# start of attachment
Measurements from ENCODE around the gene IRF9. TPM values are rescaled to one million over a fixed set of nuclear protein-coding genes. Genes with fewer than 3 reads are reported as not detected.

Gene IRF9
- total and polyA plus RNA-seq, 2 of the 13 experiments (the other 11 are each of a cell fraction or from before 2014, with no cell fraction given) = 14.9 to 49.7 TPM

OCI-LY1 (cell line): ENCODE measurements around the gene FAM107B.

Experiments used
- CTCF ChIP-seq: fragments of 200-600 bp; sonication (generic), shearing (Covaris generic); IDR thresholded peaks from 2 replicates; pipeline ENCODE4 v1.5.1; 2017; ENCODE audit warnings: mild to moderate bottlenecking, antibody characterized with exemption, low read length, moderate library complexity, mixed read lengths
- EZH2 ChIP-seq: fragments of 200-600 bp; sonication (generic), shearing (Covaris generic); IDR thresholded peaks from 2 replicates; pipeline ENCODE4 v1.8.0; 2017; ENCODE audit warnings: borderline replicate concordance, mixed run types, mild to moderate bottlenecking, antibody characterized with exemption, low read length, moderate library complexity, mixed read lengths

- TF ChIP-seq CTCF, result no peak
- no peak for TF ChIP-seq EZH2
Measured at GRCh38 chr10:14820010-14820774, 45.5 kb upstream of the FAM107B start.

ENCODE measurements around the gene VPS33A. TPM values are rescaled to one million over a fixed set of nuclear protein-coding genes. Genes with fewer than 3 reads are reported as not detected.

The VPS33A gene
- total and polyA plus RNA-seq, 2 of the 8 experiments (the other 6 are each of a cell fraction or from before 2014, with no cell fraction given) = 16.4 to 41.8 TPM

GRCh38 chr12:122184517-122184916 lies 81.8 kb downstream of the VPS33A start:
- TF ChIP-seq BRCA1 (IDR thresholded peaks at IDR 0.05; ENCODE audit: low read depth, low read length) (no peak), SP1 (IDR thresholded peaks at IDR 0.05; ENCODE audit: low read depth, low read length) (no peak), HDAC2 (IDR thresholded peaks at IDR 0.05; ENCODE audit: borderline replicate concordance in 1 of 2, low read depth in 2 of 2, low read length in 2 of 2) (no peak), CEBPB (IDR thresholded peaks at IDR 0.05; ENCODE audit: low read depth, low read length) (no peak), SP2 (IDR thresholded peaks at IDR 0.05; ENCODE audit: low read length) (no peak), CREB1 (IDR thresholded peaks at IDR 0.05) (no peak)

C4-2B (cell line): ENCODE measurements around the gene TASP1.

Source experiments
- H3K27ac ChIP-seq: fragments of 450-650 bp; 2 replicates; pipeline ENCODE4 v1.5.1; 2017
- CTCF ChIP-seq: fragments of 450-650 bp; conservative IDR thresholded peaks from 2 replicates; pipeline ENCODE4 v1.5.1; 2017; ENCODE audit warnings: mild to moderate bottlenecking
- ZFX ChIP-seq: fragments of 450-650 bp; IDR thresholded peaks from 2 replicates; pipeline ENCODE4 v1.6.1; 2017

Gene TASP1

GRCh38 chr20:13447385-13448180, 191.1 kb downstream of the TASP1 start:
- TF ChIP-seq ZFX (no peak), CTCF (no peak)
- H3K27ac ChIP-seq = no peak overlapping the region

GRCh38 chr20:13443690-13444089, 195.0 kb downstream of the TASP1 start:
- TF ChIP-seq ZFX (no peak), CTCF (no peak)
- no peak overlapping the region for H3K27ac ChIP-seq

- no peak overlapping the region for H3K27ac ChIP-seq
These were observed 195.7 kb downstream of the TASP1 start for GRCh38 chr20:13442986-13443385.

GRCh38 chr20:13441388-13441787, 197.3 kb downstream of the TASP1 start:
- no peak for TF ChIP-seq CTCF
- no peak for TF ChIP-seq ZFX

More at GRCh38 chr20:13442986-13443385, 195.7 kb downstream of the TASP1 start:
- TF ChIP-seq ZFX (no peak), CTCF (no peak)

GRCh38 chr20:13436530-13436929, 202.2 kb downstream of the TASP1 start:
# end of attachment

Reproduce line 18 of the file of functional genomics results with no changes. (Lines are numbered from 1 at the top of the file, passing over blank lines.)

- H3K27ac ChIP-seq: fragments of 450-650 bp; 2 replicates; pipeline ENCODE4 v1.5.1; 2017